"A few years ago, I was diagnosed with bone cancer. For five years I couldn’t do anything for myself, including walk, and I was actually paralyzed on my right side.
I was initially introduced to clinical trials by my doctor. I must admit, I was extremely hesitant at first and I didn’t believe in clinical research but all I knew was that I wanted a chance to live. A huge factor in my hesitation was that I was fearful of the unknown and anxious about the process. I went home after the conversation with my doctor and prayed about it. It took me about a week before I decided to participate. My clinical trial took place over a 7-month period in Denver, Colorado.
I believe going through my clinical trial made a difference. It helped me. In my trial, they taught me how to walk again, be independent, and gave me hope each day. On a weekly basis, I knew I was going to see my clinical trial family who empowered me to keep going. During my time at the hospital, I met two people who chose not to go through a clinical trial and didn’t survive. Not to say it is because they did not go through a clinical trial that they did not survive, but I do believe participation could have made a difference in their life and in the lives of others. I am thankful it gave me the chance to live.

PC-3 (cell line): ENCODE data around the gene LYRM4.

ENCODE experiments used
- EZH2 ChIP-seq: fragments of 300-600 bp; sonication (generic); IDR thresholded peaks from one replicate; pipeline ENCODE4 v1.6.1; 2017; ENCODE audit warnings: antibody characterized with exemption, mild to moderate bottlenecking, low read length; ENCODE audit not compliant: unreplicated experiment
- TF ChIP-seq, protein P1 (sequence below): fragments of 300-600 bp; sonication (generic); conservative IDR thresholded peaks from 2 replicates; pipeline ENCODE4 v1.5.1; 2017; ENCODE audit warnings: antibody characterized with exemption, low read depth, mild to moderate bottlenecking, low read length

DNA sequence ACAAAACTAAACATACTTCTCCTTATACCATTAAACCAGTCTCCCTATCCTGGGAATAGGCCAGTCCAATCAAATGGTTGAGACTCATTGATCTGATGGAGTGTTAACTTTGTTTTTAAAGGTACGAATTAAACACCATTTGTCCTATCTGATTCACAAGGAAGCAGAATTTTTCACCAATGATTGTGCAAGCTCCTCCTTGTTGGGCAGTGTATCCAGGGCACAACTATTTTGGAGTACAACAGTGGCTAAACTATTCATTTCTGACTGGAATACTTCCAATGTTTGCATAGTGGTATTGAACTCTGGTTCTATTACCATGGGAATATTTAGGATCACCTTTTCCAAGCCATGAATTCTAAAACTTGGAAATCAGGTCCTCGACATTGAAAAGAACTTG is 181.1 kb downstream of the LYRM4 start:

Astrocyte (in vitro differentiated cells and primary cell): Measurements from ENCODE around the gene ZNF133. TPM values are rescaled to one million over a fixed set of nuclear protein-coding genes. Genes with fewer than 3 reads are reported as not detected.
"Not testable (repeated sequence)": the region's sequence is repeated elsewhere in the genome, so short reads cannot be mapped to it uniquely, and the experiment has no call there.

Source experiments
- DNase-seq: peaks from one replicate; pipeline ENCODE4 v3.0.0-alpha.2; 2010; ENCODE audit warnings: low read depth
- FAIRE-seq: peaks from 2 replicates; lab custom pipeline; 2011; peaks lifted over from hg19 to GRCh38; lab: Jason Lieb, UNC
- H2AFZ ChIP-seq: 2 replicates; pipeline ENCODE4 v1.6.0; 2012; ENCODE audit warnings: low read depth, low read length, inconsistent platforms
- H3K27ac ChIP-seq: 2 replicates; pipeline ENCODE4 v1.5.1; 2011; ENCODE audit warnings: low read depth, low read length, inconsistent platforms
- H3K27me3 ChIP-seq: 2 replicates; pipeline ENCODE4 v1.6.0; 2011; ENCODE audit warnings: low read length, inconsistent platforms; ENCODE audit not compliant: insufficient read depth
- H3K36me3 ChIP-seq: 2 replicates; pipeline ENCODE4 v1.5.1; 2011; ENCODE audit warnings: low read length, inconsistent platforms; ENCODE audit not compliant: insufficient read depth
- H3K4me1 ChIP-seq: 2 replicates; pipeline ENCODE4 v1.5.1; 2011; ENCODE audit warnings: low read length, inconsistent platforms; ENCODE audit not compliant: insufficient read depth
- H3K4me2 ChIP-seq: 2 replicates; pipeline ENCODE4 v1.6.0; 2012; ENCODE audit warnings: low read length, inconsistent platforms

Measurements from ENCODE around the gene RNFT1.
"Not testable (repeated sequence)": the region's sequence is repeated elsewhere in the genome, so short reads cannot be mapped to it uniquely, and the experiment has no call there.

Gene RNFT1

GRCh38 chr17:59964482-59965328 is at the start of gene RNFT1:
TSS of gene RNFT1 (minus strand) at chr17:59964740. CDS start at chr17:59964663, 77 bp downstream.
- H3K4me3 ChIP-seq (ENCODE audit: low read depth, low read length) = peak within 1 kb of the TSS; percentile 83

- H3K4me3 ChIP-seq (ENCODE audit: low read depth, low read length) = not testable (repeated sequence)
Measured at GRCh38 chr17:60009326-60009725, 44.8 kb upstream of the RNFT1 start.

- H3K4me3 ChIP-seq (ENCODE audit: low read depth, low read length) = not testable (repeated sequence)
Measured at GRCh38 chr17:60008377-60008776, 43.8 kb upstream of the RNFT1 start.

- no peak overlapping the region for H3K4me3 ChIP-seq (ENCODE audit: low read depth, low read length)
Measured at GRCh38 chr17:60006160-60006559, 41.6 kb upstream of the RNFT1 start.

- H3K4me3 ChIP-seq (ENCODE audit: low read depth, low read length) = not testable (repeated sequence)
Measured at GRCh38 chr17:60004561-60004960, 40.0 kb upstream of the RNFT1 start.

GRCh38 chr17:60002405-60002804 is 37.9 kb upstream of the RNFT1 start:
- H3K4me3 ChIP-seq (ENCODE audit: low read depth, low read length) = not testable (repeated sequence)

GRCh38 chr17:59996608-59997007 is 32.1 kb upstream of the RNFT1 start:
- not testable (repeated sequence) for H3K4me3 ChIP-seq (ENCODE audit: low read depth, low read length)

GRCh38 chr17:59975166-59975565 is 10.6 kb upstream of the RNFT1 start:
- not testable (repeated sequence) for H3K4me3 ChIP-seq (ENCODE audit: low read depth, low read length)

I am in great health. I feel good. I am living. I’m living the best life I can live. I didn’t let a sickness take me down. I give thanks to God and clinical research. There was one point in time I could not do anything. I was dependent on people for 5 years to do everything for me, but now I do everything on my own. I’m truly grateful.
Clinical trials are needed. In the future, when people hear clinical trials, I don’t want them to be fearful as I once was. I want the tone associated with clinical research to be excited at the possibility of another opportunity. Clinical trials provide people with so much more than they can imagine, and I want the brand of clinical trials to be more positive."